The name of this scenic hike in Kansas is where the intrigue begins. Tap into your inner adventurer as you navigate in and out of narrow, rocky canyons and over multiple water crossings. The trail is relatively flat, and you’ll enjoy great views of Smoky Hill River. Owens, who tells us this is his favorite spot for a walk in the Sunflower State, suggests making a side trip to Mushroom Rocks — stone pillars topped by harder, larger rocks that look like mushrooms — after you’ve finished hiking Horsethief Canyon. This was the meeting spot for generations of Native tribes and in later years, pioneers heading west.
Eagle Falls Trail, Cumberland Falls State Park, Near Parkers Lake
Distance: 1.8 Miles, Difficulty: Moderate
This hike is the perfect blend of a moderate to slightly strenuous hike with a wonderful payoff at the end. The lollipop-shaped trail leads you to beautiful Eagle Falls, and if you take your time to explore, you’ll notice caves and, depending on the time of year, views of Cumberland Falls along the way. Hopkins, who calls this his favorite Kentucky hike in recent years, warns that it is mostly uphill and involves stairs, so don’t be deceived by the fact that the hike is under two miles. For longer and/or less strenuous hikes, check out his other recommendations for fantastic hikes in Kentucky.
Barataria Preserve, Marrero
Distance: Varies, Difficulty: Varies
If you’re spending time in New Orleans, the perfect antidote to all the partying the city has to offer is a hike at nearby Barataria Preserve inside Jean Lafitte National Historical Park and Preserve. The preserve’s connected dirt and gravel trails are easy to navigate and afford hikers a view of the flora and fauna of Louisiana’s untamed swampland. As Erika Ebsworth-Goold tells us, “A tromp through Barataria is a great way to get some nature in, even during a whirlwind south Louisiana weekend!” She also recommends these other beautiful hikes in Louisiana.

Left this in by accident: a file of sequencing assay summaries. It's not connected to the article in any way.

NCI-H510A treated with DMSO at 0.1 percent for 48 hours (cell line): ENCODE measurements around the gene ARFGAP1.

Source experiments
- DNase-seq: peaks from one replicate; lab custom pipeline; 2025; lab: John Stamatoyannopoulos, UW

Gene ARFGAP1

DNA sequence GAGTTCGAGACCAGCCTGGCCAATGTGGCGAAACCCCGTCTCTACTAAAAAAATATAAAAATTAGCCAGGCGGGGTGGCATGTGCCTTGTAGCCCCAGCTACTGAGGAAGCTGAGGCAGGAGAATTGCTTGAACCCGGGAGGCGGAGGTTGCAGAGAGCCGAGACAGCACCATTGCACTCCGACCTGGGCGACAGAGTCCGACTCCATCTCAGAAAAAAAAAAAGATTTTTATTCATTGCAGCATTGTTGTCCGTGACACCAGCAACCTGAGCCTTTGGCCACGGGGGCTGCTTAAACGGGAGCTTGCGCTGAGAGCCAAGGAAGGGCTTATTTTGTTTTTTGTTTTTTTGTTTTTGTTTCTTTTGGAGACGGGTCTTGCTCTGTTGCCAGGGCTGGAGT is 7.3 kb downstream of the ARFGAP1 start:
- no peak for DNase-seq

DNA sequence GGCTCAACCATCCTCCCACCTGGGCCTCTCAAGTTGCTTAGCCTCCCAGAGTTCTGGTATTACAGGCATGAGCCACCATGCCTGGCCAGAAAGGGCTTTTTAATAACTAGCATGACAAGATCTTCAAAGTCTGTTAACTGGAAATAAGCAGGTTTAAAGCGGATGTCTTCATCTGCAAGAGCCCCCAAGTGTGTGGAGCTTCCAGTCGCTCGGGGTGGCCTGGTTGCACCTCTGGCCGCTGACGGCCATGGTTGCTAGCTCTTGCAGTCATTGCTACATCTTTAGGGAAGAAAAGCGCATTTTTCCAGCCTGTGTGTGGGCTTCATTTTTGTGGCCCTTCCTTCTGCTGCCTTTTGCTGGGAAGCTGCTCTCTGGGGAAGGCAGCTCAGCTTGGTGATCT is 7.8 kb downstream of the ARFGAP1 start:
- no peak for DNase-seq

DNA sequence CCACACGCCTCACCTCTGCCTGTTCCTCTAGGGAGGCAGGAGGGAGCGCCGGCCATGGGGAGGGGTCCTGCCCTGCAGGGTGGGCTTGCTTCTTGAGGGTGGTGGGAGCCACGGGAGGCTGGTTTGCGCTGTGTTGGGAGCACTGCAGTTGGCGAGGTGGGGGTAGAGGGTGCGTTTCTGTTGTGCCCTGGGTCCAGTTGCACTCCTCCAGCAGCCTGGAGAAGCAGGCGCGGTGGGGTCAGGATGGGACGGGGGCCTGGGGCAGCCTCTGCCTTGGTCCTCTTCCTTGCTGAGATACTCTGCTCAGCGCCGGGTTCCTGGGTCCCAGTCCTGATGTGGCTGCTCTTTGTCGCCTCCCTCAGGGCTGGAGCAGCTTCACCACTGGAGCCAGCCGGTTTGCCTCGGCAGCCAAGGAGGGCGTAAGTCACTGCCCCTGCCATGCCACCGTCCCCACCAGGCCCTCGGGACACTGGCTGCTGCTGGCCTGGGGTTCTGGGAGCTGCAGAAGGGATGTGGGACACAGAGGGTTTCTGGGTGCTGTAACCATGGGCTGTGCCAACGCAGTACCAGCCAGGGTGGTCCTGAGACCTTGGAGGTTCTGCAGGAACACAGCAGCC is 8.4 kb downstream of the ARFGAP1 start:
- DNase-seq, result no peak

Giant’s Stairs Trail, Bailey Island, Harpswell
Distance: 0.7 Miles, Difficulty: Easy
Out of all of the stunning hikes in Maine, Giant’s Stairs Trail on Bailey Island is Laskaris and Reddel’s favorite. According to the duo, “It isn’t terribly rugged hiking, but the views of the ocean are absolutely stunning. There is so much beautiful coastal area, wide open and perfect for leisurely exploring. It’s a peaceful place to let your mind wander as you immerse yourself in a scenic panorama that fills you with the power of nature.”
Sugarloaf Mountain, Dickerson
Distance: 3.5 Miles, Difficulty: Moderate
Maryland is home to many picturesque hikes, but Sugarloaf Mountain boasts “addictive wildlife,” according to Reddel and Laskaris. “As avid wildlife lovers and bird-watchers, we love the opportunity for animal encounters in nature,” they say, “Plus, hiking around a mountain that is 14 million years old helps you gain perspective, especially when you’re in the midst of breathtaking scenery.”
World’s End Trail, Boston Harbor Islands National Park, Hingham
Distance: 3.8 Miles, Difficulty: Easy
“Boasting panoramic views of Boston, World’s End Trail in Hingham is one of the most scenic hikes in Massachusetts. The peninsula juts out into Boston Harbor for an easy 3.8-mile stroll through marshes, woodlands, and windswept pathways. If you are visiting Boston, it is a wonderful opportunity to experience the New England coastline, hear the rhythmic waves, and enjoy the outdoors all year round,” says Barrett.
Pyramid Point Trail, Sleeping Bear Dunes National Lakeshore, Empire
Distance: 2.7 Miles, Difficulty: Moderate
Out of all of the fantastic hikes in Michigan, Pyramid Point Trail in Sleeping Bear Dunes is a “beautiful hike with lots of variety including forest, meadows, and, of course, sand dunes. The views of Lake Michigan from the outlook are breathtaking,” according to Reddel and Laskaris, “The whole area is worth exploring and gives you a chance to breathe in clean air and find some time to enjoy being out in nature’s glory.”
Angleworm Lake Trail, Superior National Forest, Ely